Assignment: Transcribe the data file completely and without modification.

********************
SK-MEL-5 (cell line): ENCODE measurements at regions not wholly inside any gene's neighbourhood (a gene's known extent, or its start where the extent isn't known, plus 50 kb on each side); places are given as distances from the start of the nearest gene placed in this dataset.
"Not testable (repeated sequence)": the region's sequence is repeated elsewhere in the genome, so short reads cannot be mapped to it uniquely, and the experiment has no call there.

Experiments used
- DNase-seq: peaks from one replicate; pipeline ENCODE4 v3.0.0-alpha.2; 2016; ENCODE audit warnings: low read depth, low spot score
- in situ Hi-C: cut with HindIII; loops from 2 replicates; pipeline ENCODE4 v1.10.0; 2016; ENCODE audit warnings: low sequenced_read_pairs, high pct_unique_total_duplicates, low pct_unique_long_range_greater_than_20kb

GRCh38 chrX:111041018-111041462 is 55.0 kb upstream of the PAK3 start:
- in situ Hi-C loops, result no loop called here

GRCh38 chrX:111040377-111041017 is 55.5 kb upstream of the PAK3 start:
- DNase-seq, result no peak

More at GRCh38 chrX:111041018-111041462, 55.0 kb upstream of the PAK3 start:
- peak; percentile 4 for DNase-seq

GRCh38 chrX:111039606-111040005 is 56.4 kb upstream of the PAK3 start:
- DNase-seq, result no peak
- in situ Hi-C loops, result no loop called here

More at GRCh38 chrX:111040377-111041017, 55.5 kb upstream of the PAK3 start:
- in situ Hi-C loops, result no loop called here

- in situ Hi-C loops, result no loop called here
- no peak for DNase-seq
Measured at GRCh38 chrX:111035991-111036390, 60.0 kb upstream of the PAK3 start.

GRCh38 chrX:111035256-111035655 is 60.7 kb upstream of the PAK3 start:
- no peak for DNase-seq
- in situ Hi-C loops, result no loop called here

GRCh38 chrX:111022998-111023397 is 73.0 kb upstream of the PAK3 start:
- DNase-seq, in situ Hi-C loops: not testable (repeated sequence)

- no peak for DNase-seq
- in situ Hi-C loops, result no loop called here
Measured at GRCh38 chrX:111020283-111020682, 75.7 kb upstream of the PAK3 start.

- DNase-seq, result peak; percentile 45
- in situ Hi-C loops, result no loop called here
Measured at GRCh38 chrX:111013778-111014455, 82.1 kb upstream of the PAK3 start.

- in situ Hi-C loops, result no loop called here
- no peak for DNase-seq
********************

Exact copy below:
SK-MEL-5 (cell line): ENCODE measurements at regions not wholly inside any gene's neighbourhood (a gene's known extent, or its start where the extent isn't known, plus 50 kb on each side); places are given as distances from the start of the nearest gene placed in this dataset.
"Not testable (repeated sequence)": the region's sequence is repeated elsewhere in the genome, so short reads cannot be mapped to it uniquely, and the experiment has no call there.

Experiments used
- DNase-seq: peaks from one replicate; pipeline ENCODE4 v3.0.0-alpha.2; 2016; ENCODE audit warnings: low read depth, low spot score
- in situ Hi-C: cut with HindIII; loops from 2 replicates; pipeline ENCODE4 v1.10.0; 2016; ENCODE audit warnings: low sequenced_read_pairs, high pct_unique_total_duplicates, low pct_unique_long_range_greater_than_20kb

GRCh38 chrX:111041018-111041462 is 55.0 kb upstream of the PAK3 start:
- in situ Hi-C loops, result no loop called here

GRCh38 chrX:111040377-111041017 is 55.5 kb upstream of the PAK3 start:
- DNase-seq, result no peak

More at GRCh38 chrX:111041018-111041462, 55.0 kb upstream of the PAK3 start:
- peak; percentile 4 for DNase-seq

GRCh38 chrX:111039606-111040005 is 56.4 kb upstream of the PAK3 start:
- DNase-seq, result no peak
- in situ Hi-C loops, result no loop called here

More at GRCh38 chrX:111040377-111041017, 55.5 kb upstream of the PAK3 start:
- in situ Hi-C loops, result no loop called here

- in situ Hi-C loops, result no loop called here
- no peak for DNase-seq
Measured at GRCh38 chrX:111035991-111036390, 60.0 kb upstream of the PAK3 start.

GRCh38 chrX:111035256-111035655 is 60.7 kb upstream of the PAK3 start:
- no peak for DNase-seq
- in situ Hi-C loops, result no loop called here

GRCh38 chrX:111022998-111023397 is 73.0 kb upstream of the PAK3 start:
- DNase-seq, in situ Hi-C loops: not testable (repeated sequence)

- no peak for DNase-seq
- in situ Hi-C loops, result no loop called here
Measured at GRCh38 chrX:111020283-111020682, 75.7 kb upstream of the PAK3 start.

- DNase-seq, result peak; percentile 45
- in situ Hi-C loops, result no loop called here
Measured at GRCh38 chrX:111013778-111014455, 82.1 kb upstream of the PAK3 start.

- in situ Hi-C loops, result no loop called here
- no peak for DNase-seq